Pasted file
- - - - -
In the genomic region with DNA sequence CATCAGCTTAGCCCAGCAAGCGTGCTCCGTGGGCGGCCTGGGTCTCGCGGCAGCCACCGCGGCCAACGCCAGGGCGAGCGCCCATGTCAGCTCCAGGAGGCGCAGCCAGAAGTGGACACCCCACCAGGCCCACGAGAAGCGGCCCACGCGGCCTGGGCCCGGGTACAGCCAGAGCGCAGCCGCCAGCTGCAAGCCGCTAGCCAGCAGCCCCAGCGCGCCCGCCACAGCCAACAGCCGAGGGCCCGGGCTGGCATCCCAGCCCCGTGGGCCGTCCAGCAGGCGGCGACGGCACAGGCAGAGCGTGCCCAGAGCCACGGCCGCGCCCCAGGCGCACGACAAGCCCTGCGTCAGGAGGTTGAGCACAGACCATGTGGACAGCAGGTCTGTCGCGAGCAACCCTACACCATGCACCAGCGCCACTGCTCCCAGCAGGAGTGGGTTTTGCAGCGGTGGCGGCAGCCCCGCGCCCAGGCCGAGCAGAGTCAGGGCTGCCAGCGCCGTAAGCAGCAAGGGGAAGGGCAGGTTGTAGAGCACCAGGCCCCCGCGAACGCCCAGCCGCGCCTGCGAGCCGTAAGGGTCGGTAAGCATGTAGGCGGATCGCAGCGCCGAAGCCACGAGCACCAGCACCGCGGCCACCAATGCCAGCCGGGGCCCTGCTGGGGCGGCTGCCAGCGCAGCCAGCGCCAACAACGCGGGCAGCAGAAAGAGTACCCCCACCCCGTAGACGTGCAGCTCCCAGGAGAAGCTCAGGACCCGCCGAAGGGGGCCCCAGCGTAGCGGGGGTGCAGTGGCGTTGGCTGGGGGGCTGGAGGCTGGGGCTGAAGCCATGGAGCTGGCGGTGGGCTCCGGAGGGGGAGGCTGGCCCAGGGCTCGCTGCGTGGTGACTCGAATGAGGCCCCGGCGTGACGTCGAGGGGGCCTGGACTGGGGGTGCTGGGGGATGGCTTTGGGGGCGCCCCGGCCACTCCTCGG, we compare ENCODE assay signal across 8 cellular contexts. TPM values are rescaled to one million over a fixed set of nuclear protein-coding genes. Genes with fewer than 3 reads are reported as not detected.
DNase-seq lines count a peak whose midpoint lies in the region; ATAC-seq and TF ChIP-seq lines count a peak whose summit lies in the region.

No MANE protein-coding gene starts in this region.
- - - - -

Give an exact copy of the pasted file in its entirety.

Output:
In the genomic region with DNA sequence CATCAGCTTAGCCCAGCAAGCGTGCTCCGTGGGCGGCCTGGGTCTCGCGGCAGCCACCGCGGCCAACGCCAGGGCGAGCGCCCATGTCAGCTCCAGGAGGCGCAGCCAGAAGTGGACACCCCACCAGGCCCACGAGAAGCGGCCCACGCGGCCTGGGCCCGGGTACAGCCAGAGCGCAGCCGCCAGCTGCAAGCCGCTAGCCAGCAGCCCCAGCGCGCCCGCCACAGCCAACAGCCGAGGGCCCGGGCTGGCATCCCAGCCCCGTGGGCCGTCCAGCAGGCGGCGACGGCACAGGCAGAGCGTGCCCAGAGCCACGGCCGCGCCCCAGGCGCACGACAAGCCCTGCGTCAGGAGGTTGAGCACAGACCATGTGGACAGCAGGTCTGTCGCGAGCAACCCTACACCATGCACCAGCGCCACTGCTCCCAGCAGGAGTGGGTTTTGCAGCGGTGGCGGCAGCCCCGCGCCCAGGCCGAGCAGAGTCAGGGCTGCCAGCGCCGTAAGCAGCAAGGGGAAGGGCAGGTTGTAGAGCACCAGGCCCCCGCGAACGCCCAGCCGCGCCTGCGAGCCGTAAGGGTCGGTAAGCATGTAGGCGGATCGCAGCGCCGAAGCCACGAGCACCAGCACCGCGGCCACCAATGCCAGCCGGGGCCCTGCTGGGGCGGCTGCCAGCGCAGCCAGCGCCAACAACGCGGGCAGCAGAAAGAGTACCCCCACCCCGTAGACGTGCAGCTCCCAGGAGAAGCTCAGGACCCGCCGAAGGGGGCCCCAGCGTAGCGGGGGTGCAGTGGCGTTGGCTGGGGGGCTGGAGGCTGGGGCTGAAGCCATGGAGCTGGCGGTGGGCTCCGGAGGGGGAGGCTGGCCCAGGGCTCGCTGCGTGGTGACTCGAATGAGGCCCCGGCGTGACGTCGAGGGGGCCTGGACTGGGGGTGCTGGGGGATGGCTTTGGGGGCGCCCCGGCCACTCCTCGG, we compare ENCODE assay signal across 8 cellular contexts. TPM values are rescaled to one million over a fixed set of nuclear protein-coding genes. Genes with fewer than 3 reads are reported as not detected.
DNase-seq lines count a peak whose midpoint lies in the region; ATAC-seq and TF ChIP-seq lines count a peak whose summit lies in the region.

No MANE protein-coding gene starts in this region.